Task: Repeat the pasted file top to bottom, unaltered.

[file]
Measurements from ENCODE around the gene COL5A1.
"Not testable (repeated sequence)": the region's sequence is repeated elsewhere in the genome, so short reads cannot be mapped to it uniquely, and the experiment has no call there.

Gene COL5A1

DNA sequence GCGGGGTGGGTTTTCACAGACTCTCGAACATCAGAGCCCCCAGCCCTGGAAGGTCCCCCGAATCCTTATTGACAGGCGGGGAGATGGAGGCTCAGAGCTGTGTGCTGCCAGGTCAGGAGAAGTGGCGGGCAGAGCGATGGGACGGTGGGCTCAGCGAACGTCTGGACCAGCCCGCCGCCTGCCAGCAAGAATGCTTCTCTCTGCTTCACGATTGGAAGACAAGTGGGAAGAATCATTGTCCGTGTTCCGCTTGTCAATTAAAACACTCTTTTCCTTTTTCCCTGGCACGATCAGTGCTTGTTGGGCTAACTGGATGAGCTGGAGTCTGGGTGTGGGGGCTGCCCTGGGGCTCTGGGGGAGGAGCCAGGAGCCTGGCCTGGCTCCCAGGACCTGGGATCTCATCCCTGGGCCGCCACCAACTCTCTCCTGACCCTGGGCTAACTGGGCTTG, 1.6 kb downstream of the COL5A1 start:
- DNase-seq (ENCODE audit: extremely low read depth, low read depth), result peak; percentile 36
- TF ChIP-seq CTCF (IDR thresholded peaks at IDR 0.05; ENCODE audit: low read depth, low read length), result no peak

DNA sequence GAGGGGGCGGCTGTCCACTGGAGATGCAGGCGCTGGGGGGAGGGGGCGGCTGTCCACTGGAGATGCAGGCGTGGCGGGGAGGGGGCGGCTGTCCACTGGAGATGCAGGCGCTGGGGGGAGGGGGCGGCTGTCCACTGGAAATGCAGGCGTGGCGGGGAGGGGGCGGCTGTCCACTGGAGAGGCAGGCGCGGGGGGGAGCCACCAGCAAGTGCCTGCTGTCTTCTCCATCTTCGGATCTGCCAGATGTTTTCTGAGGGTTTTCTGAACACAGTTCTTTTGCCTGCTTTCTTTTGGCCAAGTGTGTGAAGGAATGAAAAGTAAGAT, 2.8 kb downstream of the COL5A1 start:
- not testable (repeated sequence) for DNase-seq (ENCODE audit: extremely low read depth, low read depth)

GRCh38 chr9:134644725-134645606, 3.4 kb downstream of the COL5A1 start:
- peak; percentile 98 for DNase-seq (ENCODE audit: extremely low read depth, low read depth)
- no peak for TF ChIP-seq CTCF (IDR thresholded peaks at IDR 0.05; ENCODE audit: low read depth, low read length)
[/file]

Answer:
Measurements from ENCODE around the gene COL5A1.
"Not testable (repeated sequence)": the region's sequence is repeated elsewhere in the genome, so short reads cannot be mapped to it uniquely, and the experiment has no call there.

Gene COL5A1

DNA sequence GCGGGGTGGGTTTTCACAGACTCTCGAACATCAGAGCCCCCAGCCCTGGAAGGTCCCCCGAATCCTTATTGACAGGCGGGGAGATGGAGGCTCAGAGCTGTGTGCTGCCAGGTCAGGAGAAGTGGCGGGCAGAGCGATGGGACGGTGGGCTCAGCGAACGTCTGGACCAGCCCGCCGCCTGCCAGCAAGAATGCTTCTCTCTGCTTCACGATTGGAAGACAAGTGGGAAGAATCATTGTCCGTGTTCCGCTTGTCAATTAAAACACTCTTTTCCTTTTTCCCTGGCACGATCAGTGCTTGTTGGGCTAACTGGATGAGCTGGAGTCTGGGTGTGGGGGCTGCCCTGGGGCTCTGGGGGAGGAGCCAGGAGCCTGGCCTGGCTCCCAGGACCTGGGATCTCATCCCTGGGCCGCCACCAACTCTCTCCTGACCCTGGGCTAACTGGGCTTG, 1.6 kb downstream of the COL5A1 start:
- DNase-seq (ENCODE audit: extremely low read depth, low read depth), result peak; percentile 36
- TF ChIP-seq CTCF (IDR thresholded peaks at IDR 0.05; ENCODE audit: low read depth, low read length), result no peak

DNA sequence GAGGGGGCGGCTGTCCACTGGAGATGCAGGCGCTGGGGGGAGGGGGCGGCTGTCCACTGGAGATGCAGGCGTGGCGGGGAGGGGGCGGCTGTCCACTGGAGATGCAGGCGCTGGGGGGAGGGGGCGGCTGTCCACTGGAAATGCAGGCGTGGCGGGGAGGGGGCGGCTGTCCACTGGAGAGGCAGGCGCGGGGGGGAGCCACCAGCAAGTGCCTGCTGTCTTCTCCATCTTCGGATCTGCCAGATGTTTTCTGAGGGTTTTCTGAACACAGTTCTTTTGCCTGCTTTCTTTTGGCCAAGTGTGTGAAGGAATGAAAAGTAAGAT, 2.8 kb downstream of the COL5A1 start:
- not testable (repeated sequence) for DNase-seq (ENCODE audit: extremely low read depth, low read depth)

GRCh38 chr9:134644725-134645606, 3.4 kb downstream of the COL5A1 start:
- peak; percentile 98 for DNase-seq (ENCODE audit: extremely low read depth, low read depth)
- no peak for TF ChIP-seq CTCF (IDR thresholded peaks at IDR 0.05; ENCODE audit: low read depth, low read length)